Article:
While Sparing Nature considers the “think globally” facet of environmentalism, Lis Harris’s Tilting at Mills scrutinizes the “act locally” component. Expanded from a New Yorker article, this dourly quixotic tale recounts one man’s failed endeavor to enact a micro solution to a macro problem.
Driven by the knowledge that less than 20 percent of the world’s virgin forests remained intact and that much of that was under siege, Natural Resources Defense Council scientist Allen Hershkowitz wanted to advance international habitat conservation through a visionary South Bronx project. Hershkowitz devised a way to create an eco-friendly paper-recycling mill on a seventeen-acre parcel of the Harlem River railyard that would limit the demand for virgin paper products, preserve some of the world’s great ecosystems (5.1 million trees each year, to be exact) and reduce the amount of waste paper heading for landfills and incinerators, while cleaning up an urban brownfield and providing up to 600 full-time jobs for an impoverished community.
The Bronx Community Paper Company was owned by a once successful and admired community organization, the Banana Kelly Community Improvement Association. But in reality, BCPC was Hershkowitz’s baby, and his employer, the powerful NRDC, served as godparent. And if ever there was a good place to bring to life such a venture, it was New York City–dubbed the Saudi Arabia of wastepaper for its bountiful postconsumer supply. The five boroughs consume 1.5 million tons of newsprint a year. By comparison, all of Canada consumes 1.2 million tons annually. The city also discards about 3.6 million tons of paper every year, with at least 80 percent of it going straight to the landfill or incinerator.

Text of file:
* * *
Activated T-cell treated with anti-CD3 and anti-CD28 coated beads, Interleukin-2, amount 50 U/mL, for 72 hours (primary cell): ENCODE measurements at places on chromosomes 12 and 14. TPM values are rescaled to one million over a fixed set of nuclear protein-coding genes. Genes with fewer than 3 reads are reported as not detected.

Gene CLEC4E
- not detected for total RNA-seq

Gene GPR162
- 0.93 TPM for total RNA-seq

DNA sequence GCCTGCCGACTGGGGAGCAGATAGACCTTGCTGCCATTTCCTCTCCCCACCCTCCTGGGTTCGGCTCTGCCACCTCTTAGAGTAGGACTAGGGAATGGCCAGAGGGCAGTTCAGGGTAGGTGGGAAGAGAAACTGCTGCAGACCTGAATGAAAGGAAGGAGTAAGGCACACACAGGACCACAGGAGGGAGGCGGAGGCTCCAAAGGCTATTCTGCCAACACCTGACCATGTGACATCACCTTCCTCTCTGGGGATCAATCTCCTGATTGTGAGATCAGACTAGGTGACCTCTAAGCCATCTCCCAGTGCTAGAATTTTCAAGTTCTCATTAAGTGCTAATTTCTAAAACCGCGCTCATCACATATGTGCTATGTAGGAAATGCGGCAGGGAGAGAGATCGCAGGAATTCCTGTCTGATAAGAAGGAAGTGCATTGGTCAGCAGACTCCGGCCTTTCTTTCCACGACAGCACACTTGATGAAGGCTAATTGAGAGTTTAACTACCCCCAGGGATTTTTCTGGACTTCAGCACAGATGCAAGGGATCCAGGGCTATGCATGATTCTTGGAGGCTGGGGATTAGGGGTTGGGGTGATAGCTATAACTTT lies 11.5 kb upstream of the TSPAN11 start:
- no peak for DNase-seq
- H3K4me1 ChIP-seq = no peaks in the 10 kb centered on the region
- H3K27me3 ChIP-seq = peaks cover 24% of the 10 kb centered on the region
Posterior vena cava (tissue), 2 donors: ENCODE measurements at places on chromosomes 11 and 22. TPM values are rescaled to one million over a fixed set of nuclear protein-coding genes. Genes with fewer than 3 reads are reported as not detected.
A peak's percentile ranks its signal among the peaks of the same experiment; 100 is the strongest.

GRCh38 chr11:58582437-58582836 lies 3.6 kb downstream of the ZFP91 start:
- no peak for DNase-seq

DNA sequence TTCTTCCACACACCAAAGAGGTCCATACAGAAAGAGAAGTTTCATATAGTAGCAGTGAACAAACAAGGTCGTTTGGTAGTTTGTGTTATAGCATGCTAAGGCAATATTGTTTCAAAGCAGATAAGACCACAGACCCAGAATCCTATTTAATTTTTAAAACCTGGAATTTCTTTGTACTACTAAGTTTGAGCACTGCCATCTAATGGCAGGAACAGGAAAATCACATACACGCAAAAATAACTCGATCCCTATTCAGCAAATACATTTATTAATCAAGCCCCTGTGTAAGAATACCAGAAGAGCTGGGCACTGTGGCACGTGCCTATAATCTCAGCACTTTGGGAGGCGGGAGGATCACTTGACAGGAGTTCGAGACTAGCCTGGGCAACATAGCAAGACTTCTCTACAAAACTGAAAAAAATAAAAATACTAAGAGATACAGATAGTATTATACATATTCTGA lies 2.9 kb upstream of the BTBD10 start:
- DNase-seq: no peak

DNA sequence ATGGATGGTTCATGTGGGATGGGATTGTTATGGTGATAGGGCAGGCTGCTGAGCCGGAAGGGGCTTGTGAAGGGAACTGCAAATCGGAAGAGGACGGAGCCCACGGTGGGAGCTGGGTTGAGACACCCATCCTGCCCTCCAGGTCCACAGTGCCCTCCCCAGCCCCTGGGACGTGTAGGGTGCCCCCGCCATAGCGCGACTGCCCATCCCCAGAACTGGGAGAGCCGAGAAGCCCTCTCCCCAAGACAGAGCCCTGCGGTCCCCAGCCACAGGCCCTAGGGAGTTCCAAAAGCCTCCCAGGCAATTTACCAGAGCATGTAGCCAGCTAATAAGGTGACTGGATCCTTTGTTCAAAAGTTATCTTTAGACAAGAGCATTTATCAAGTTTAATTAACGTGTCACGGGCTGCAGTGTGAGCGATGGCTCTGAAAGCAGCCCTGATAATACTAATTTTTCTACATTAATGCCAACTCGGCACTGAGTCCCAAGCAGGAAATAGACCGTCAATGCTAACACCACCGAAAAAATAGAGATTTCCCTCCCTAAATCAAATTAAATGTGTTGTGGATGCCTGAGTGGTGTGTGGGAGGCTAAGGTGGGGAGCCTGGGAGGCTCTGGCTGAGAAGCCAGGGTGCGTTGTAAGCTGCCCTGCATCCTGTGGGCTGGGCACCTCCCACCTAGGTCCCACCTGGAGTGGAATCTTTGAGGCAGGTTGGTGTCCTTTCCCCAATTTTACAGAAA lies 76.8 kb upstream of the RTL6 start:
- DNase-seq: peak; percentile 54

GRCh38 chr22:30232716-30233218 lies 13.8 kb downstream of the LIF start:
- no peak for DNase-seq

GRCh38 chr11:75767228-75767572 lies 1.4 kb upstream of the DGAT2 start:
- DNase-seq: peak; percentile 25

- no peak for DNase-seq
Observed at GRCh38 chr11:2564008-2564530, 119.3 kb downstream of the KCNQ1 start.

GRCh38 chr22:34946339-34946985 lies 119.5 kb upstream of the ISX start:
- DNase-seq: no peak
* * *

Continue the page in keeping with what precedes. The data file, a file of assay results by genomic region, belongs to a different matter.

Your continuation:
What ensued was a sordid tale of pride and corruption. The book details how the BCPC project was unable to transcend a number of obstacles, including political turf wars; Banana Kelly’s mismanagement of millions of dollars in funds; misguided opposition from the community; and perhaps even the well-meaning Hershkowitz, who seemed unwilling to compromise on any part of his overarching goals.